“He internalizes everything,” his mother told me. “It’s been a rough year.”

Anyway, the party was nice. I sat on Bailey’s back porch with his friends to watch a talented husband-and-wife magician duo from Birmingham. The magicians dazzled the crowd.

During their performance, they selected Chubbs as…

Listen, I’m not a particularly smart man, friend. But then, you don’t have to be smart to know what I know. Life evaporates. It rises toward heaven so quick that you’re lucky if you catch a glimpse.


My dad died last year and I just don’t really know what to do with myself anymore. I know your dad died when you were my age I think, so how do I be like normal again?

Really hope you write back,


I’m the wrong guy to ask about normalcy. I haven’t been normal since the third grade when I peed my pants onstage at a school assembly.

Even our school nurse remarked, “That child’s one rung short of a step ladder.”

She was right. But then, I don’t believe in “normal.” It’s a made-up word. And not that it matters, but I don’t believe in magic beanstalks, pop-stars, Florida Powerball, high cholesterol, or daylight saving time, either.

Years ago, while driving through South Alabama, I saw something. It was an overcast day and the world was colorless. My wife and I had just left a funeral. There was a sadness over our vehicle.

We rode through miles of farmland. My wife yelled, “LOOK!”

I glanced out the window. It was spectacular. I pulled into a cow

pasture. We stepped out. We ran through acres of cow pies and green grass.

A rainbow.

And so help me, the colors were touching the ground. The tail was diving into the dirt like a spotlight. I’d never seen anything like it.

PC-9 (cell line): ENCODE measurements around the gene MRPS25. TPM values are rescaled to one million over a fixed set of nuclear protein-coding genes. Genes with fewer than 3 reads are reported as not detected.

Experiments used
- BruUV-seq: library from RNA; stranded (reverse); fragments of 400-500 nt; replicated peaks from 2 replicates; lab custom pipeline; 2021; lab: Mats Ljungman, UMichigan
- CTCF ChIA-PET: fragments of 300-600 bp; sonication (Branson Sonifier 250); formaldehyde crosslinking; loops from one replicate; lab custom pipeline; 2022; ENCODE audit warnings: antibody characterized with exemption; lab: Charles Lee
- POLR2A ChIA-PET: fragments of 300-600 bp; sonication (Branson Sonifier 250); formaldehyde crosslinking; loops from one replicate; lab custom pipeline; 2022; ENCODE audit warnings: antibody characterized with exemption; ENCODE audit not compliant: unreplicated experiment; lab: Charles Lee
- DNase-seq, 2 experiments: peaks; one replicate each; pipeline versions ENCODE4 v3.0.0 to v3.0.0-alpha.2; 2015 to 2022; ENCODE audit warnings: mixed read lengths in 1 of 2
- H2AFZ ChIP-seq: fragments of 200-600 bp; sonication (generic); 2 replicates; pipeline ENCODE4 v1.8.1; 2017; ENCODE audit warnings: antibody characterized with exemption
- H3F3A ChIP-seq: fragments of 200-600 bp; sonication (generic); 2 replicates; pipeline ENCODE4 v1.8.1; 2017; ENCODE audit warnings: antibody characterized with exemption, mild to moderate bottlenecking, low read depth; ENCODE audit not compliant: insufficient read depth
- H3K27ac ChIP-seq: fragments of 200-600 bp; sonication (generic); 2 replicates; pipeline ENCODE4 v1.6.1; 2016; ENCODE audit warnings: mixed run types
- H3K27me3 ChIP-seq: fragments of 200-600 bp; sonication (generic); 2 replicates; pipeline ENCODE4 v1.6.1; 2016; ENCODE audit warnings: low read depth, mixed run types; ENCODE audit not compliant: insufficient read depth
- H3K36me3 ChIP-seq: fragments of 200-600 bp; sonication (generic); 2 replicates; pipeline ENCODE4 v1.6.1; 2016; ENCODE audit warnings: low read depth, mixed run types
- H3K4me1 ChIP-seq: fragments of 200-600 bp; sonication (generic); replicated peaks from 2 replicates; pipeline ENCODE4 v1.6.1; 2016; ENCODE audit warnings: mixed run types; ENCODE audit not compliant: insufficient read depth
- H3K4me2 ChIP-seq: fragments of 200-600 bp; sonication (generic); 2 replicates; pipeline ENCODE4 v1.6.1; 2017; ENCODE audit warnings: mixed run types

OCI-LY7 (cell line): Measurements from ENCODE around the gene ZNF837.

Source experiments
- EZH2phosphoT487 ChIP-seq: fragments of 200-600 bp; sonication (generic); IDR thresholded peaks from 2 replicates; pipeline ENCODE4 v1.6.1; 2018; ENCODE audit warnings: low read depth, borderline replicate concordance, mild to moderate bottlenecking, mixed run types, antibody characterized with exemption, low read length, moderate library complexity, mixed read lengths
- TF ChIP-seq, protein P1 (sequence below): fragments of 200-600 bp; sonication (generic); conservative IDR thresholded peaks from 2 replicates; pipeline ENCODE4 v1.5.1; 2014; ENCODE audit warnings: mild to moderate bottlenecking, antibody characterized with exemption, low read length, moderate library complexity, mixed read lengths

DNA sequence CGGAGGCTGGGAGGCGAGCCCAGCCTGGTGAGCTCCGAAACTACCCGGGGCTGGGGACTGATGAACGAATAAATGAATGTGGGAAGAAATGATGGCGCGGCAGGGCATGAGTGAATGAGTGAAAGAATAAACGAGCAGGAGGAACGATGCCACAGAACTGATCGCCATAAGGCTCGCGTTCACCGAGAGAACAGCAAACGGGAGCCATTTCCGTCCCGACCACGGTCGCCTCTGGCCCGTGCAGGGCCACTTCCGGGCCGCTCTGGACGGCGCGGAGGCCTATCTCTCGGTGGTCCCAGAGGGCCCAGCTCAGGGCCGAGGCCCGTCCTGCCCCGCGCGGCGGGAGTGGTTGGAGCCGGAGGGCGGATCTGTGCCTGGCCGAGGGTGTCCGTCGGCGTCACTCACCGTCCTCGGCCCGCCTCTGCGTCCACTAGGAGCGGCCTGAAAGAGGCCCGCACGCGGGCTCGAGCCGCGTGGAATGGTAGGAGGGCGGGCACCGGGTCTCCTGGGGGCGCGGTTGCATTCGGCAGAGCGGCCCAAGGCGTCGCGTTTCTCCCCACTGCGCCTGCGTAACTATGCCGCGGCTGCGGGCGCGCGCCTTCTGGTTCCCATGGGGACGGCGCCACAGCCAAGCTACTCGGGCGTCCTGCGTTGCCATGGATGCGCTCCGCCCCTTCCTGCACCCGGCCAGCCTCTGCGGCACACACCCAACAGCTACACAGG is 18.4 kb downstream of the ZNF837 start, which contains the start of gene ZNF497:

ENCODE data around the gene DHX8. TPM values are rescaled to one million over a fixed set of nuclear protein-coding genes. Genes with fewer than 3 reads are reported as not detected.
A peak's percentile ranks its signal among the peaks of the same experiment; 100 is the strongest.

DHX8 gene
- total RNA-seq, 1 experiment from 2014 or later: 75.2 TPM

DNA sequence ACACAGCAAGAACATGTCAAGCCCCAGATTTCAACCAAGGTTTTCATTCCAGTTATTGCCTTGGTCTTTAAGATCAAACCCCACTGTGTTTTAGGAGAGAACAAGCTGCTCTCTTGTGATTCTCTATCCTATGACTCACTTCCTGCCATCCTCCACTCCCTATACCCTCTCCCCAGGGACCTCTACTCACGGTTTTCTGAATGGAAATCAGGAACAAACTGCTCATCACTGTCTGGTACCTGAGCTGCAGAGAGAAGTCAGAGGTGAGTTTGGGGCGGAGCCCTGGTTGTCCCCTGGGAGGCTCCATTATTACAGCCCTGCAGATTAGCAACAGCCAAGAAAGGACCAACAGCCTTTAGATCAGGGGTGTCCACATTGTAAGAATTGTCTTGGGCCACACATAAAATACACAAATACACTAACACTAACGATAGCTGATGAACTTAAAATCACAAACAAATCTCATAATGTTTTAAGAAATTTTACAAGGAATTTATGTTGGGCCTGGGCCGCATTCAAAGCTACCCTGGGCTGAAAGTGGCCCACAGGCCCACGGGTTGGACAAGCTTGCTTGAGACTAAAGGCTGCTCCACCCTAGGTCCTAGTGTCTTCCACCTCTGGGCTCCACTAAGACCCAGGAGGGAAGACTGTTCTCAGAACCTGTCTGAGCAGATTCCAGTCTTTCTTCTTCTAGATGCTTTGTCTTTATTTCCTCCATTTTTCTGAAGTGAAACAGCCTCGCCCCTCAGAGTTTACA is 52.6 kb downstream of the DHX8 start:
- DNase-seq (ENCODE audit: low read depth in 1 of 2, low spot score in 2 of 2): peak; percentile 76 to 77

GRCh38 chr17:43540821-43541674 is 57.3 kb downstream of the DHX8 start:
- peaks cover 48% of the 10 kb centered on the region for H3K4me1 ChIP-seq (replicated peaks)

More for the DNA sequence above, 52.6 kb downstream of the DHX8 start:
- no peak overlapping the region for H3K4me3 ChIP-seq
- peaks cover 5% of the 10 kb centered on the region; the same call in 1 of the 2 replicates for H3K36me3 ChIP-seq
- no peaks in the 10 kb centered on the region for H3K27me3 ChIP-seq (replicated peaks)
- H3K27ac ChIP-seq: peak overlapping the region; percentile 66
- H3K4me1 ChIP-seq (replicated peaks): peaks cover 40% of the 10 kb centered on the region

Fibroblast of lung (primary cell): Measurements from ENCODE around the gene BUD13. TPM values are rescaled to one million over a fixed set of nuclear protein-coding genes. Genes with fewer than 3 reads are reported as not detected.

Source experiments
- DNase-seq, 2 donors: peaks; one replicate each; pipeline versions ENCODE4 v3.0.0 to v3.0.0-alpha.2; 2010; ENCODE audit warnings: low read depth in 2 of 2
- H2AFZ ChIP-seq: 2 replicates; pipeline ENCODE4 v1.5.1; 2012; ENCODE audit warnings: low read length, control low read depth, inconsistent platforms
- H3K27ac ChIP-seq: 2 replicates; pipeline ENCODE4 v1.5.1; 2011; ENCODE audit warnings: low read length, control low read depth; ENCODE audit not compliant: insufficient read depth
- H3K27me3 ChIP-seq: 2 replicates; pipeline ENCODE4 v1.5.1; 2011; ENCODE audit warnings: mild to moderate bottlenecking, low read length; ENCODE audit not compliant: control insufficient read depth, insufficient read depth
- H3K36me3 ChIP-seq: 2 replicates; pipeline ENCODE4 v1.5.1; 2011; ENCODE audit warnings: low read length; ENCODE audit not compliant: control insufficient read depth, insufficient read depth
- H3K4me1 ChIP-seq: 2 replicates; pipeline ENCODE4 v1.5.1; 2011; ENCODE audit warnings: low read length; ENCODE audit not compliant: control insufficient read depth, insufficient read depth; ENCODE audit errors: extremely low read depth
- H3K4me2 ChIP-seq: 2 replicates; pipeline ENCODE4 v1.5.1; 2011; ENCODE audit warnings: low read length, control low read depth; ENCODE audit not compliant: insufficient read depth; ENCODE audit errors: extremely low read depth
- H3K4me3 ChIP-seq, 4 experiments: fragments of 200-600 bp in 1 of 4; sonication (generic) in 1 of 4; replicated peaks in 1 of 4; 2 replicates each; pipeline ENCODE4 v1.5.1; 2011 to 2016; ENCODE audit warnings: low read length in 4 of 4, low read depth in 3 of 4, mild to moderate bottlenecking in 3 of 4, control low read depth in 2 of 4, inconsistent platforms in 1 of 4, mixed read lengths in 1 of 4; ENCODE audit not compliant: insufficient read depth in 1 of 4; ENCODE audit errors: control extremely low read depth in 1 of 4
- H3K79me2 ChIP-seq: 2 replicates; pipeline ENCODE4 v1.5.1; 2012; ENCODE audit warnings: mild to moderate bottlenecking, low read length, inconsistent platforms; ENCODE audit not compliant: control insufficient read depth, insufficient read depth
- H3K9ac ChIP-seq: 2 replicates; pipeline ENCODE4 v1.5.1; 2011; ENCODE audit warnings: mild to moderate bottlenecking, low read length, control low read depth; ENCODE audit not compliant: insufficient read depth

The cows watched us with big eyes while we behaved like six-year-olds. We took turns swatting the colors. I don’t know exactly why we did this, but I would’ve regretted not doing it.

Here’s where it gets somewhat magical.

The colors disappeared when I got too close. They reappeared when I took several steps back.

Closeup, they were gone. Far away; voila! The colors were there, but not always visible.

Eventually, the sun came out and the rainbow vanished completely.

We hiked back to the truck. I took in a breath of morning air and…

Clemson scores. Alabama is falling behind. This is difficult to watch. Our team is making mistakes.

The NCAA National Championship. Alabama is playing Clemson in a fight to the death. I am in a living room with my elderly mother-in-law, Mary, preparing to watch the big game.

Mother Mary sits beside me, sipping seltzer water. Mother Mary is eating ice cream. Mother Mary is hard of hearing.

The phone rings.

She answers the phone.

“HELLO?!” she hollers into the phone. “YES! THAT’S RIGHT! WE’RE WATCHING THE GAME! HOW ARE YOU, EDNA?”

Brief silence.



I’m tuning her out and focusing on the television. This is, quite possibly, the most pivotal game of all time. These are the best teams in the—


Shoot me now.


The Lord is my Shepherd…

Clemson scores. Alabama

is falling behind. This is difficult to watch. Our team is making big mistakes.


This game is tense. In fact, I am so nervous, I am about to make a puddle from all the stress. But the important thing to remember here is—



Alabama is still behind. Their defense has been drowning. We are falling. I don’t…